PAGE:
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Uniteds Captain Marvel continues his battle

Manchester United andEnglandlegend Bryan Robson was known for his own fearless approach – a quality that has to be shown again as he deals with a course of treatment for throat cancer. In his first major interview since he was diagnosed with the condition, the man ­remembered for popping his own ­dislocated shoulder back into place during an England World Cup match and getting on with the game, is going about this fight with the same dignified courage.

Back home in Cheshire after a two year stint managing the Thailand national team, he revealed to The Mirrors Ralph Ellis that he’s still a big part of the United ­family and the club have done ­wonders for him since discovering the shock of his illness when he was rushed into a hospital in ­Bangkok for an operation to remove a ­tumour – with five weeks of ­radiation treatment to follow.

Captain Marvel has admitted that “All I’ll say, and I don’t want to go on about it, is that I’ve just tried to be really positive towards the treatment. I’ve finished with it now but still have to go back. I’ll wait for the next test and see how it goes from there.”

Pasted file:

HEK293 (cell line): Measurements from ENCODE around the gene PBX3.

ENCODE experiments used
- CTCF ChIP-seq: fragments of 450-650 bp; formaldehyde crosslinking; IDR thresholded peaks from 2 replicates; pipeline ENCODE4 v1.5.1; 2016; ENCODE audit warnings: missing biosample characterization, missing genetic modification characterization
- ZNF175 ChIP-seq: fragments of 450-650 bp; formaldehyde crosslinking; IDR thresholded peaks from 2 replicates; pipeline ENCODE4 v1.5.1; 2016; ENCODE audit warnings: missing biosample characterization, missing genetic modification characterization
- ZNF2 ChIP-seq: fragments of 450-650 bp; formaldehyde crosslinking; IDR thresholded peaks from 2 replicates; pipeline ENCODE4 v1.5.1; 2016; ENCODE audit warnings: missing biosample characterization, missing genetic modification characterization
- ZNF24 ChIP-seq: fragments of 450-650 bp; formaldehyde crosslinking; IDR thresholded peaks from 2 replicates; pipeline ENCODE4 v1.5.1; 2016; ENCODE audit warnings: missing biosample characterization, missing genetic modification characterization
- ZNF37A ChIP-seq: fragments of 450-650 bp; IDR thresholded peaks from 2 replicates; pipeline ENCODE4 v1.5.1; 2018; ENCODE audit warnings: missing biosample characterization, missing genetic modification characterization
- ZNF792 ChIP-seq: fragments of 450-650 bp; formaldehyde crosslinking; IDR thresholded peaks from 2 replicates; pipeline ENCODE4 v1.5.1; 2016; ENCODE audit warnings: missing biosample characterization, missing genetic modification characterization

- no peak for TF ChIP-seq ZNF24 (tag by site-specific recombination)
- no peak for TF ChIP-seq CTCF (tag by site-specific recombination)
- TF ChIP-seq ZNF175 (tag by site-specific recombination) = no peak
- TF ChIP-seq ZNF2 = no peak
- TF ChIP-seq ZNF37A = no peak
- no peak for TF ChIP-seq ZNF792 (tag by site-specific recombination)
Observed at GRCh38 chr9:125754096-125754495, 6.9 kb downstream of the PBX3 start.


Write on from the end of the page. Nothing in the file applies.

“The one thing I’d say is that I can’t thank enough all the football supporters from all around the world that have sent get well cards and other messages of support. It’s amazing to get such a ­fantastic response. I’ve driven everybody at Old Trafford mad because with me being an ambassador for the club, all the mail went to them so they have had to handle it all.”

Robson left his ­management job in ­Thailand because he felt he was “hitting my head against a brick wall”. He spent two years as national team manager, taking over from old pal Peter Reid. “I spent two years trying to build a coaching structure but ­nothing ever moved ­forward.”

“In England we’ve had the McDonald’s scheme for ten years, creating coaches at every level of the game. When I passed my Pro ­Licence I think there were barely 100 with the ­qualification, now there are around 2,000. I wanted to put that sort of structure into Thailand.

“They thought that if you just worked with the top ­players for a week before a game they would get better but the real work has to happen every day at their clubs. I just felt I couldn’t take things any further.”

Best of luck in your battle Robbo

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